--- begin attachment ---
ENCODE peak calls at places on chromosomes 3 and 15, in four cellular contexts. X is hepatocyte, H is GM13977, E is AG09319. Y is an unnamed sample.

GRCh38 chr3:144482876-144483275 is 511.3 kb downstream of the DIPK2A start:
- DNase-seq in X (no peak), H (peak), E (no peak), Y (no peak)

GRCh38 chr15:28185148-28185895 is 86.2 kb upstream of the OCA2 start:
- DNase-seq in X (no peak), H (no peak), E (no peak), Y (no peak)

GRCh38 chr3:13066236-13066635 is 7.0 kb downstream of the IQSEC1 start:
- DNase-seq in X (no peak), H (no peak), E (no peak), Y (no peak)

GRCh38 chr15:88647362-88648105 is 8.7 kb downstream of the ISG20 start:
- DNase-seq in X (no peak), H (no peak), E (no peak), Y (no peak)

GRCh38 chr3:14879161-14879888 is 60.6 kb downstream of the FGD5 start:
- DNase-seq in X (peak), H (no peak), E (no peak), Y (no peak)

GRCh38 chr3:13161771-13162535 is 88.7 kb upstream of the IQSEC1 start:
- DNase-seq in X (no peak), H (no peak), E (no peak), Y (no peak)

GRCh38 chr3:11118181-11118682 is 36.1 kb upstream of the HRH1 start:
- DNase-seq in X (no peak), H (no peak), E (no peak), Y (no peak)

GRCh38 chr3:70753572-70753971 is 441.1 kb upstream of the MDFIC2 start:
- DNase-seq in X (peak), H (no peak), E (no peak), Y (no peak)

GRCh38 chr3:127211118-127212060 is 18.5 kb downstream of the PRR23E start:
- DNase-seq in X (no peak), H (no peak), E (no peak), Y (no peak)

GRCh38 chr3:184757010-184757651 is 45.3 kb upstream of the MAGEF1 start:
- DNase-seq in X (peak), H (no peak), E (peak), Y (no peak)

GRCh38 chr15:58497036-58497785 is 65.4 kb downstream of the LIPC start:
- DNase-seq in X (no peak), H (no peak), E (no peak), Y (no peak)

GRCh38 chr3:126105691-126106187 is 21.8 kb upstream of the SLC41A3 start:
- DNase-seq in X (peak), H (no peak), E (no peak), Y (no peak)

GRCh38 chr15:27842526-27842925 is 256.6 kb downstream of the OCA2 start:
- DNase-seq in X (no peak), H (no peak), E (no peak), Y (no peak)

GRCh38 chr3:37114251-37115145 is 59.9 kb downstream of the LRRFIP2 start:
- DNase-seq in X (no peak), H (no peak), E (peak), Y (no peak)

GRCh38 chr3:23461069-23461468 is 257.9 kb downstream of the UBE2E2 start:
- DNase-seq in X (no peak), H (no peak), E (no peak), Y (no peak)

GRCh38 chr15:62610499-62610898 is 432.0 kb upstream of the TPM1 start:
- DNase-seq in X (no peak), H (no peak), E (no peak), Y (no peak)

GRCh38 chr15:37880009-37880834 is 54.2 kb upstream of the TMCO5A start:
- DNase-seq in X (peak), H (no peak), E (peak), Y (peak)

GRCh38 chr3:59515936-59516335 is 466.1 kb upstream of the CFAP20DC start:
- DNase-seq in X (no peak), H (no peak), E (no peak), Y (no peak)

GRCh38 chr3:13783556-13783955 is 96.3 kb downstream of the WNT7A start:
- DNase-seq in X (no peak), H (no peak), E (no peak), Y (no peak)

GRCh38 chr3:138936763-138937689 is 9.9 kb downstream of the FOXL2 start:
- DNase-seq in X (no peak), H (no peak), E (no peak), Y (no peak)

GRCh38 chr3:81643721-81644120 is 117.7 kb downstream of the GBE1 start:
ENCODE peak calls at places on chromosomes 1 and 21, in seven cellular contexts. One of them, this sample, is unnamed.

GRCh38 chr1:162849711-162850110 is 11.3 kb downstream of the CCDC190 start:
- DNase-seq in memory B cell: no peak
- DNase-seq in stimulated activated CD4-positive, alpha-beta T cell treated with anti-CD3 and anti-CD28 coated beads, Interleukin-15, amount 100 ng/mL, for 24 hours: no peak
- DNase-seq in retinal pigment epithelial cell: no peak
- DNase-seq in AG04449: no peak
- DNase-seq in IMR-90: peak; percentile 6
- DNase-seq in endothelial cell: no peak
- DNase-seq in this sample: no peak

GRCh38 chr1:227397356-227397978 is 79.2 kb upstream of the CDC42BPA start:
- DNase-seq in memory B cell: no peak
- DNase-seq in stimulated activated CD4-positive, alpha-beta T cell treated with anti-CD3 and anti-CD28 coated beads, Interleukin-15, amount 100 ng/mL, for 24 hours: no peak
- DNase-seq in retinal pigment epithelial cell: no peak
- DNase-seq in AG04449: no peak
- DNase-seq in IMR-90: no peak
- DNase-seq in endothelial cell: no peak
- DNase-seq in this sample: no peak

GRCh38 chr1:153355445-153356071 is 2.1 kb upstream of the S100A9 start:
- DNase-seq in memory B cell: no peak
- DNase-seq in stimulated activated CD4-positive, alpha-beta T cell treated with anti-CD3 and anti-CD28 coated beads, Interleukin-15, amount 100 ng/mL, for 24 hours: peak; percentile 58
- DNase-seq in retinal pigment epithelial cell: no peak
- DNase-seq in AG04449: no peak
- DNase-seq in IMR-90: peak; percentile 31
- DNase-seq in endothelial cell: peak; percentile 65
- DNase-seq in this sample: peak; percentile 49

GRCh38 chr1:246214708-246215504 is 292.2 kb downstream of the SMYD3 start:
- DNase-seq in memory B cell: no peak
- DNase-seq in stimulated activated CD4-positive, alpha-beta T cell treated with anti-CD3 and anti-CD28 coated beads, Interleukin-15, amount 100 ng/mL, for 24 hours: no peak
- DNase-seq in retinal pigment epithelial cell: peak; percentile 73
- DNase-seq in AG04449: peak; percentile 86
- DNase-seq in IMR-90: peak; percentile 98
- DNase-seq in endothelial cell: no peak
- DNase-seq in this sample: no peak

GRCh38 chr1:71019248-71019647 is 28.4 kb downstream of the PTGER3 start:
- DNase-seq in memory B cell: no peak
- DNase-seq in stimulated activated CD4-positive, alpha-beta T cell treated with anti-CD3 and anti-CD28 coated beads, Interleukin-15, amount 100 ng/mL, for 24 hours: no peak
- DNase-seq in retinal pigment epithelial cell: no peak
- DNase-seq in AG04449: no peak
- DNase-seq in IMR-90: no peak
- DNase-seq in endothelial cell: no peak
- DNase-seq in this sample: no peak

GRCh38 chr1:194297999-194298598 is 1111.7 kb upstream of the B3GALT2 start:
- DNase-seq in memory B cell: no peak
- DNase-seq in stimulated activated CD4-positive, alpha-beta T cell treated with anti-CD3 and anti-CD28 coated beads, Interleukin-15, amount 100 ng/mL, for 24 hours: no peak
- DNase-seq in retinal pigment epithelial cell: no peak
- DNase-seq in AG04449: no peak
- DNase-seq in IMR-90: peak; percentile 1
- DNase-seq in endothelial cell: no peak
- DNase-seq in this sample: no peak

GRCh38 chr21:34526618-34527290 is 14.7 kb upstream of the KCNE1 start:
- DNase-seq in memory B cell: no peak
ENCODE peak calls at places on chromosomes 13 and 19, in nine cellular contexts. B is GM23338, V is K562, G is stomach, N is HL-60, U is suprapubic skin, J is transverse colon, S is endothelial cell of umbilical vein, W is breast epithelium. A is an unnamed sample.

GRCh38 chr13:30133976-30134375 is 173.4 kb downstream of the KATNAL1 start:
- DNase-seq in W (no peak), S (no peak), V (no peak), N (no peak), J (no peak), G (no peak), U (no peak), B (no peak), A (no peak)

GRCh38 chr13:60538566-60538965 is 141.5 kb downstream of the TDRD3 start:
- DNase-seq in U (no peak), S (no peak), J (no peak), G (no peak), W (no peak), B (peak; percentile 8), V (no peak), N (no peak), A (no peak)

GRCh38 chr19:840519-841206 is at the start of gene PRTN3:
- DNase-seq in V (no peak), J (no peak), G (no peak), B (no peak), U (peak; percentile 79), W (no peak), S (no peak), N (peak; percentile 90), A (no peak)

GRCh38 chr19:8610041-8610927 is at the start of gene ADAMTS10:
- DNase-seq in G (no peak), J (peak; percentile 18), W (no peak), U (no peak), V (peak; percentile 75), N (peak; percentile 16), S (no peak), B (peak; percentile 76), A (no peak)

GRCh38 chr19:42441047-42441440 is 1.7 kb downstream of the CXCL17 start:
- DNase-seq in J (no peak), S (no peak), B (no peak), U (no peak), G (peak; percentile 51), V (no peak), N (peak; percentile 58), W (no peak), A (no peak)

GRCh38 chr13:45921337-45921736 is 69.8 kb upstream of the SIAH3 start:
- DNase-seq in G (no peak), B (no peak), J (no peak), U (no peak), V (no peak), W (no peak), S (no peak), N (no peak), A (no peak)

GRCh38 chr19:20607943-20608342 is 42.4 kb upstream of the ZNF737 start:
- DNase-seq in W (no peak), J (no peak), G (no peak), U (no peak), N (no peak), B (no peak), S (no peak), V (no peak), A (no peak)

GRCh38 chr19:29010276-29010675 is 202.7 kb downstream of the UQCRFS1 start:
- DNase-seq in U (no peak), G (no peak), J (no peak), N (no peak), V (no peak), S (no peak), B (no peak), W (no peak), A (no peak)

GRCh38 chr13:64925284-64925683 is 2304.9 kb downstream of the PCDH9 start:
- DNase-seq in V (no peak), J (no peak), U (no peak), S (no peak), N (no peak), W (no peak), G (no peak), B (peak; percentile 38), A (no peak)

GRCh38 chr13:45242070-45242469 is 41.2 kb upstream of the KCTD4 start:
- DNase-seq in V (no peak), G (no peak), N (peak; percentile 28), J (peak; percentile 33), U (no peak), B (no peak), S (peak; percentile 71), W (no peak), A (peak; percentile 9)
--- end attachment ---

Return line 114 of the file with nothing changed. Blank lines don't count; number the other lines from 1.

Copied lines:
- DNase-seq in V (no peak), G (no peak), N (peak; percentile 28), J (peak; percentile 33), U (no peak), B (no peak), S (peak; percentile 71), W (no peak), A (peak; percentile 9)